Nuclear Medicine

Division Chief

Walter E Drane, MD, FACR

Dr Walter Drane, Faculty
Walter Drane, MD

Professor & Chief, Nuclear Medicine
Director, Medical Plaza Radiology
Director, Advanced GI Imaging

MD: Emory University; Atlanta, GA

Fellowship: University of Washington; Seattle, WA
Residency: Henry Ford Hospital; Detroit, MI

PubMed Profile
ResearchGate Profile


Linda K Armstrong, DO

Dr Linda Armstrong, Faculty
Linda Armstrong, MD

Assistant Professor, Abdominal Imaging
Associate Program Director, Diagnostic Radiology Residency Program

DO: Nova Southeastern University; Fort Lauderdale, FL
BS: Florida State University; Tallahassee, FL

Fellowship: Vanderbilt University; Nashville, TN (Women’s Imaging)
Residency: University of Arkansas; Little Rock, AR
Internship: University of Arkansas; Little Rock, AR

Dhanashree Rajderkar, MD

Dr Dhana Rajderkar, Faculty
Dhana Rajderkar, MD

Associate Professor & Chief, Pediatric Radiology
Director, WIDI SIMulation

DNB: New Delhi, India
DMRD: Indira Gandhi Medical College; Nagpur, India

Fellowship: Mallinckrodt Institute of Radiology; Saint Louis, MO (Pediatric Radiology)
Fellowship: Mallinckrodt Institute of Radiology; Saint Louis, MO (Neuroradiology)
Fellowship: Mallinckrodt Institute of Radiology; Saint Louis, MO (Nuclear Medicine)
Fellowship: University of Southern California; Los Angeles, CA (Research)
Residency: Indira Gandhi Medical College; Nagpur, India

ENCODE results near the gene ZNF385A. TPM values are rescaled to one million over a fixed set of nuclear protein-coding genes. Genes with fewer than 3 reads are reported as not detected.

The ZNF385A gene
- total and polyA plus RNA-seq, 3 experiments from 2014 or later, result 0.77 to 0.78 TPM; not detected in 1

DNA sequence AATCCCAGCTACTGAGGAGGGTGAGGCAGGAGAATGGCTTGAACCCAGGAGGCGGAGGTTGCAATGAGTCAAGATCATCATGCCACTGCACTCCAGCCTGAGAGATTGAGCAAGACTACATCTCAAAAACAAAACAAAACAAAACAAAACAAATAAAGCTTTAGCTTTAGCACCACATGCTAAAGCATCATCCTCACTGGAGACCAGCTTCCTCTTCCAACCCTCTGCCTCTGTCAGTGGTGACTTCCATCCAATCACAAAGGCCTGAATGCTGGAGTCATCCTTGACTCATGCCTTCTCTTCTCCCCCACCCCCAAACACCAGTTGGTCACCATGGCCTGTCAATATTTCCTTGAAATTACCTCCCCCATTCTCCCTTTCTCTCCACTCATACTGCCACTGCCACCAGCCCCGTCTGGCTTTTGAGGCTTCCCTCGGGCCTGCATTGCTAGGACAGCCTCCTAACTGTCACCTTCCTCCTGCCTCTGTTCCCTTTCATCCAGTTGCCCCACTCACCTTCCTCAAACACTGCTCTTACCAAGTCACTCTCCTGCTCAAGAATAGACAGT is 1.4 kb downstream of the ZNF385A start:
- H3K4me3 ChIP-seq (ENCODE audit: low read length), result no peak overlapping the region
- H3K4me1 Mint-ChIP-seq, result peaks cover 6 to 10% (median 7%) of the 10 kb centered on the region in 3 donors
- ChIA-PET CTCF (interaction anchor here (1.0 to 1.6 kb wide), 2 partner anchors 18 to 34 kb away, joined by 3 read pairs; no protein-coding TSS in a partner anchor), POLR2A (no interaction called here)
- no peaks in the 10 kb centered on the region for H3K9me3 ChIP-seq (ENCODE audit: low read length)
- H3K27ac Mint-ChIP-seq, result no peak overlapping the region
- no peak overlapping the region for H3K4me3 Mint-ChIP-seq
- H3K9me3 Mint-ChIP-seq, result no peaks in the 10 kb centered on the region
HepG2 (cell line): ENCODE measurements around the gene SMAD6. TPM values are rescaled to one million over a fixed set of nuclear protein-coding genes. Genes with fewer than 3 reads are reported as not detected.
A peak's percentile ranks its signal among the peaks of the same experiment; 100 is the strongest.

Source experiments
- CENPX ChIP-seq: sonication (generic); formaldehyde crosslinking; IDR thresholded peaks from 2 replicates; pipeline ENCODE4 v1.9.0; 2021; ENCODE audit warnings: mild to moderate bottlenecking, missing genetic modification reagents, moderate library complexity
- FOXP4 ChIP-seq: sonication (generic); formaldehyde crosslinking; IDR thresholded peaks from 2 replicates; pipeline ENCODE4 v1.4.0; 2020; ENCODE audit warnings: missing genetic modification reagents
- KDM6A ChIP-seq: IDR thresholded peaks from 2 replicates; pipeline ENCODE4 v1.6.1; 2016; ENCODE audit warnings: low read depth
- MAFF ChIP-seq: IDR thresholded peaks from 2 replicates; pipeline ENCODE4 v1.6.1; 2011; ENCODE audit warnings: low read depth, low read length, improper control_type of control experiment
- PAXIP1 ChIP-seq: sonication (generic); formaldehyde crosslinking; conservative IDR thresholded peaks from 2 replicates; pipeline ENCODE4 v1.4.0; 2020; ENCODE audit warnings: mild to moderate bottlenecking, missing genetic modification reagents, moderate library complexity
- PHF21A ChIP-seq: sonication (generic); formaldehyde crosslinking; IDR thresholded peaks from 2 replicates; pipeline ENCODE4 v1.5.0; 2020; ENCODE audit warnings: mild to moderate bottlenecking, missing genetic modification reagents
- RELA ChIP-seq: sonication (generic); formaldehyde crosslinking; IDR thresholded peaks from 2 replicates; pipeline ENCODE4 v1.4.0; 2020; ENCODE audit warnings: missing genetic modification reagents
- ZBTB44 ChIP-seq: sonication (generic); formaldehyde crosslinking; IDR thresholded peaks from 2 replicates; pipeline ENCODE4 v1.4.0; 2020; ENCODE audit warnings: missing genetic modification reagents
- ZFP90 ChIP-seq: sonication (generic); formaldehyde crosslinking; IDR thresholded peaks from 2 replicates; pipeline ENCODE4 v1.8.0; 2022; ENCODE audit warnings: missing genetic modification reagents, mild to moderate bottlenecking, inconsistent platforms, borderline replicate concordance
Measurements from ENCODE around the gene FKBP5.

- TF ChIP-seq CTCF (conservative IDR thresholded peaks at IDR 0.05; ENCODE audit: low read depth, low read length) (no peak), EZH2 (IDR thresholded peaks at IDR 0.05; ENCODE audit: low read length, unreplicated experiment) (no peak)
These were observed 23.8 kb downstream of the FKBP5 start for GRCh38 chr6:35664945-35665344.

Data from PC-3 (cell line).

Internship: Government Medical College; Nagpur, India

PubMed Profile


Nuclear Medicine uses many different radioactive tracers to diagnosis, stage, and track disease, as well as to treat certain malignancies, like thyroid cancer. It’s power is its quantitative and dynamic tracking of physiology (beyond the typical anatomy imaged by standard radiology techniques). It involves all organ systems, with niche roles in brain imaging (strokes, dementias, seizures), lung imaging, bone imaging, renal imaging, GI tract and biliary imaging. There are unique tracers to track infection and inflammation in the body, and there is a major role for PET-CT in oncologic practice, for both the early detection and monitoring of many malignancies, long before anatomic changes occur.


The Medical Plaza Imaging Department is the epicenter of our PET-CT practice, with a very advanced mCT flow scanner that allows rapid throughput and tailoring of exams depending on the type of malignancy. The majority of the general NM practice is centered in the North Tower hospital with standard NM cameras and SPECT-CT. Mobile NM is available using our ERGOS system, which allows bedside imaging for a number of different NM procedures, critically important in a hospital system with 3 separate tower (not all possessing fixed NM systems).

Department of Radiology
College of Medicine
University of Florida
PO Box 100374, Gainesville, FL 32610-0374

Phone: (352) 265-0291
Fax: (352) 265-0279
PACS Support: (352) 265-0526